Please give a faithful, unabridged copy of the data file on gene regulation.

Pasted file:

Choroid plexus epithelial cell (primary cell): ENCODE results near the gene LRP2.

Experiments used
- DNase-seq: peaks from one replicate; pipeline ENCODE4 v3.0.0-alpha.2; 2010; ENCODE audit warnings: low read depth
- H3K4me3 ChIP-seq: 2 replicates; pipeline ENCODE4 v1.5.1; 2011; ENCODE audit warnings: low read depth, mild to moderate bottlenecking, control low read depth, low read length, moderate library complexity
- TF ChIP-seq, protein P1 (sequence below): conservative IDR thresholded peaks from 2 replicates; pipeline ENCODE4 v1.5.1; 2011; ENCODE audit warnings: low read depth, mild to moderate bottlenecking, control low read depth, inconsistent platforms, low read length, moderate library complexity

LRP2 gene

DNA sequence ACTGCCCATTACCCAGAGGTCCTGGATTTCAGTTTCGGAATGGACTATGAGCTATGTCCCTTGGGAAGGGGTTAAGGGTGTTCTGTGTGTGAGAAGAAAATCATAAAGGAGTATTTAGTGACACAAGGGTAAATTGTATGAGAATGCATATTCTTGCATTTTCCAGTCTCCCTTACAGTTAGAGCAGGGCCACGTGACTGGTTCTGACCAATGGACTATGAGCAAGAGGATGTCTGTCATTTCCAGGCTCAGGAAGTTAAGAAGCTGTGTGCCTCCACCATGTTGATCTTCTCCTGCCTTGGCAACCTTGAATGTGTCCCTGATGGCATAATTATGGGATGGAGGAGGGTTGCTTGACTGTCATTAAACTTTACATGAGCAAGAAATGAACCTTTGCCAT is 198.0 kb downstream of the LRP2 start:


Choroid plexus epithelial cell (primary cell): ENCODE results near the gene LRP2.

Experiments used
- DNase-seq: peaks from one replicate; pipeline ENCODE4 v3.0.0-alpha.2; 2010; ENCODE audit warnings: low read depth
- H3K4me3 ChIP-seq: 2 replicates; pipeline ENCODE4 v1.5.1; 2011; ENCODE audit warnings: low read depth, mild to moderate bottlenecking, control low read depth, low read length, moderate library complexity
- TF ChIP-seq, protein P1 (sequence below): conservative IDR thresholded peaks from 2 replicates; pipeline ENCODE4 v1.5.1; 2011; ENCODE audit warnings: low read depth, mild to moderate bottlenecking, control low read depth, inconsistent platforms, low read length, moderate library complexity

LRP2 gene

DNA sequence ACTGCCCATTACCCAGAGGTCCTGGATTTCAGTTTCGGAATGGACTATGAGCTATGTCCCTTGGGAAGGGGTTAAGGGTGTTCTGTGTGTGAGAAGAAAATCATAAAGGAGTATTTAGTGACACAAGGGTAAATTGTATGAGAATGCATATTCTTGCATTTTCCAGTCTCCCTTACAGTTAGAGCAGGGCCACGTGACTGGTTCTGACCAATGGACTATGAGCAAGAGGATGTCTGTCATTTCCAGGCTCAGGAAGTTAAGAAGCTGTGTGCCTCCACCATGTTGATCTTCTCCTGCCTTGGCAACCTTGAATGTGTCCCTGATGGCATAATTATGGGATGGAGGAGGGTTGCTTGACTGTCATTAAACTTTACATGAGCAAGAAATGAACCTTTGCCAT is 198.0 kb downstream of the LRP2 start: